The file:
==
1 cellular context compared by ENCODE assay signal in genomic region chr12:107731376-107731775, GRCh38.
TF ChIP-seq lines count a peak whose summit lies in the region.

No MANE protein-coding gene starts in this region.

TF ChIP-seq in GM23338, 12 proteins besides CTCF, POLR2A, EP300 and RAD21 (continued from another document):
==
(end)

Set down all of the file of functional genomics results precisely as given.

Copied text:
1 cellular context compared by ENCODE assay signal in genomic region chr12:107731376-107731775, GRCh38.
TF ChIP-seq lines count a peak whose summit lies in the region.

No MANE protein-coding gene starts in this region.

TF ChIP-seq in GM23338, 12 proteins besides CTCF, POLR2A, EP300 and RAD21 (continued from another document):